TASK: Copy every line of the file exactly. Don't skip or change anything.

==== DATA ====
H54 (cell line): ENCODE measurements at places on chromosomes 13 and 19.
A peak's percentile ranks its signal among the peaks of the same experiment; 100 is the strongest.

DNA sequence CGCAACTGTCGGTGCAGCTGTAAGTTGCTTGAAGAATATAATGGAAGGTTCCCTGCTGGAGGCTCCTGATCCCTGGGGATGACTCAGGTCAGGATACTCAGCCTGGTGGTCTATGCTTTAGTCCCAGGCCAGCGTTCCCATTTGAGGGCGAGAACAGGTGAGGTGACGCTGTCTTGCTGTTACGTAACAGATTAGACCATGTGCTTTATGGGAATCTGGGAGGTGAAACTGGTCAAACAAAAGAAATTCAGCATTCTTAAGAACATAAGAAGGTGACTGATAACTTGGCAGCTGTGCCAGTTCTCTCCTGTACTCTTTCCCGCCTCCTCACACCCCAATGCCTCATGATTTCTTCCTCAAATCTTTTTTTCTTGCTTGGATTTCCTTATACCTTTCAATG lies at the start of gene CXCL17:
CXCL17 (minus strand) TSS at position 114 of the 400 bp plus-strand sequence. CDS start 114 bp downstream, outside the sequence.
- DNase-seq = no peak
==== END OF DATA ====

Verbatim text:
H54 (cell line): ENCODE measurements at places on chromosomes 13 and 19.
A peak's percentile ranks its signal among the peaks of the same experiment; 100 is the strongest.

DNA sequence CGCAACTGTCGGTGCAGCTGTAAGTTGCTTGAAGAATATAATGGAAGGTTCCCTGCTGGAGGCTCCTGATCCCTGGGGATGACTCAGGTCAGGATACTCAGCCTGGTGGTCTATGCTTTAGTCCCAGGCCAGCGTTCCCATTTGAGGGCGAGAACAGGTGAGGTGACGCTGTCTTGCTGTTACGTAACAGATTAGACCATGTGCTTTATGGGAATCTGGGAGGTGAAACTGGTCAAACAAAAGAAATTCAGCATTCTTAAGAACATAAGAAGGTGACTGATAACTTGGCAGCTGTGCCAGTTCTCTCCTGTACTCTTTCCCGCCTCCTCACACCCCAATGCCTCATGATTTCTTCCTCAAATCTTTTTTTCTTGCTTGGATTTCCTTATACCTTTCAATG lies at the start of gene CXCL17:
CXCL17 (minus strand) TSS at position 114 of the 400 bp plus-strand sequence. CDS start 114 bp downstream, outside the sequence.
- DNase-seq = no peak